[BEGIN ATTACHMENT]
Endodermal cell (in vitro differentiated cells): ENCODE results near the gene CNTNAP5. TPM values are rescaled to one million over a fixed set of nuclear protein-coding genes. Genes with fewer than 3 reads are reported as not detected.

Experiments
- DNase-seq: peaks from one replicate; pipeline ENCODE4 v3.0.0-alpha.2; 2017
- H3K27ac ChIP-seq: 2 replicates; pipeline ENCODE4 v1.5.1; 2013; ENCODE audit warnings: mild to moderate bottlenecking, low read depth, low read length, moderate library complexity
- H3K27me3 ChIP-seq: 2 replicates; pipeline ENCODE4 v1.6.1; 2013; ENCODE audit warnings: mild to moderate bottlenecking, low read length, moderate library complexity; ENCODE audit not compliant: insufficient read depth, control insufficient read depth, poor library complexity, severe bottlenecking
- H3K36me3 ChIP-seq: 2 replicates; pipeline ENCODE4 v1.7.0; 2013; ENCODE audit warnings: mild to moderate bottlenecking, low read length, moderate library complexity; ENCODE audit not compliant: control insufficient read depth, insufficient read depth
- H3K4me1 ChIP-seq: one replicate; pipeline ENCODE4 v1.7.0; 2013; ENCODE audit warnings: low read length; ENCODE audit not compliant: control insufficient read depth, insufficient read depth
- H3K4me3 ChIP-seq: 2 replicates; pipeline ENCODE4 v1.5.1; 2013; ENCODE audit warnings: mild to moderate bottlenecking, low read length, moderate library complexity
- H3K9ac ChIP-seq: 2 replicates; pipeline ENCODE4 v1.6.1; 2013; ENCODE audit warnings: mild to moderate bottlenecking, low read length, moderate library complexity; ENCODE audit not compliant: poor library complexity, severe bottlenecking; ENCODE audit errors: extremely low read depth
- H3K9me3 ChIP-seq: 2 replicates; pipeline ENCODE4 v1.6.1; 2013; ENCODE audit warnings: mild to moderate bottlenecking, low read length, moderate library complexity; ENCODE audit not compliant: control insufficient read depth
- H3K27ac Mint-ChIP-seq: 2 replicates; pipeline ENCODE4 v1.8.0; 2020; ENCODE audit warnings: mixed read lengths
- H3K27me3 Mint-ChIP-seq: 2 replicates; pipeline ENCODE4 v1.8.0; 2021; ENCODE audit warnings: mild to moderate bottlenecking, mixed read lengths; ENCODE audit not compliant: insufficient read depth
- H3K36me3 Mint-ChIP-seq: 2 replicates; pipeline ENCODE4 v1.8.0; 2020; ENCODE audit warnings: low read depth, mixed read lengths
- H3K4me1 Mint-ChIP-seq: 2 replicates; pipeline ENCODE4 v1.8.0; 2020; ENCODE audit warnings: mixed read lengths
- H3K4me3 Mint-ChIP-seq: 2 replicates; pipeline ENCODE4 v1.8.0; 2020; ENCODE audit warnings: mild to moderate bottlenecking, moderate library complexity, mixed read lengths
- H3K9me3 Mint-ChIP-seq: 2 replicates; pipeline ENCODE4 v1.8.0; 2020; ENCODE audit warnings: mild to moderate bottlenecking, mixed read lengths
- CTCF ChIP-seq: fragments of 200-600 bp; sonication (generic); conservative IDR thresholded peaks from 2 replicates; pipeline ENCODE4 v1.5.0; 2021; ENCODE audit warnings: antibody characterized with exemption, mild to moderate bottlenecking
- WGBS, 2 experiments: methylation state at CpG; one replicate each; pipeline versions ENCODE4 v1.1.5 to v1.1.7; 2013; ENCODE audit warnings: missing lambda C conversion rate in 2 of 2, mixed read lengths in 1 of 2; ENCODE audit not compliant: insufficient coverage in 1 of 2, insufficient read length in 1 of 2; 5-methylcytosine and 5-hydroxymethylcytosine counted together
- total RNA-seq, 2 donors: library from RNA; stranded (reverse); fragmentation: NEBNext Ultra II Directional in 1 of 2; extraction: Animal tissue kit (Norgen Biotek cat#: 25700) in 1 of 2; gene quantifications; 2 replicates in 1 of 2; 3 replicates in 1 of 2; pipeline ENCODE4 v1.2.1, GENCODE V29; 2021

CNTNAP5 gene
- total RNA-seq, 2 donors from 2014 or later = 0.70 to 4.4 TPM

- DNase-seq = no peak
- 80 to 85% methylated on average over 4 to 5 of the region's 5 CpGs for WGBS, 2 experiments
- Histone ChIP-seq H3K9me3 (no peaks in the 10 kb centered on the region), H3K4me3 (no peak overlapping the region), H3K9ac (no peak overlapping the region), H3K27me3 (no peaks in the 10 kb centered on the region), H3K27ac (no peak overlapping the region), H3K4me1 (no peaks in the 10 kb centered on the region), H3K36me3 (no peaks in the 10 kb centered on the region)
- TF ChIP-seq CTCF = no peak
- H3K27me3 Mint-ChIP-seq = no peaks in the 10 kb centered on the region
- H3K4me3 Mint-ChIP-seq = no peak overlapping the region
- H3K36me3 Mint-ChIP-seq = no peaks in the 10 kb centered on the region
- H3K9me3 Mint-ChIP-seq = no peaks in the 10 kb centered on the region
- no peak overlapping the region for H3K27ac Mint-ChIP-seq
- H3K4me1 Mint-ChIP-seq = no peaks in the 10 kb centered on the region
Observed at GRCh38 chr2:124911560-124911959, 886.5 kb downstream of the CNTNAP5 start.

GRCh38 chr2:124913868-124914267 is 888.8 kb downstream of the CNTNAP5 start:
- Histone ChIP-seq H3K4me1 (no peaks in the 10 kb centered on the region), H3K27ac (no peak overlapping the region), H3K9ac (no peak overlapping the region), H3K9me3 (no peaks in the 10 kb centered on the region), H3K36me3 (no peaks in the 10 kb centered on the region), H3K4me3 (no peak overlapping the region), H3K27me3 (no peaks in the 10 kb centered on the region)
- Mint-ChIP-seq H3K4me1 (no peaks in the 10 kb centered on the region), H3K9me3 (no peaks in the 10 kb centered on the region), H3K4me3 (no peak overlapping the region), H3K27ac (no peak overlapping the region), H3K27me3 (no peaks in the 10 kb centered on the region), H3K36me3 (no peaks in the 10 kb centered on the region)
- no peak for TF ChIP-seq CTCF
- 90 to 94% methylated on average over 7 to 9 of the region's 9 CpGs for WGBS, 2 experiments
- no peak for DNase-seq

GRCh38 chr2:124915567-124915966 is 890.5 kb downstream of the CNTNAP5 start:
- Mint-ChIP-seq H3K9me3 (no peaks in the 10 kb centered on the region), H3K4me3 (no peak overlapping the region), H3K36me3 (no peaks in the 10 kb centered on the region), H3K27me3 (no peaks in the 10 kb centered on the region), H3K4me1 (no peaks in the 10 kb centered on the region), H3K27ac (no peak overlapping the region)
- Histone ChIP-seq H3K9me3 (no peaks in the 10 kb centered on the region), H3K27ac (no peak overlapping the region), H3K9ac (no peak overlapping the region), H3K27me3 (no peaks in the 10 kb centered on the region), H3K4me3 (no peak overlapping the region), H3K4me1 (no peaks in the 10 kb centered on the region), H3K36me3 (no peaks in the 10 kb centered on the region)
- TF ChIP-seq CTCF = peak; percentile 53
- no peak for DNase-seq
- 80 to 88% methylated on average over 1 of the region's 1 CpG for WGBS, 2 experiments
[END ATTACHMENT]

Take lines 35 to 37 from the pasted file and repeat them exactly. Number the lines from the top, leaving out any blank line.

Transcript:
- Mint-ChIP-seq H3K4me1 (no peaks in the 10 kb centered on the region), H3K9me3 (no peaks in the 10 kb centered on the region), H3K4me3 (no peak overlapping the region), H3K27ac (no peak overlapping the region), H3K27me3 (no peaks in the 10 kb centered on the region), H3K36me3 (no peaks in the 10 kb centered on the region)
- no peak for TF ChIP-seq CTCF
- 90 to 94% methylated on average over 7 to 9 of the region's 9 CpGs for WGBS, 2 experiments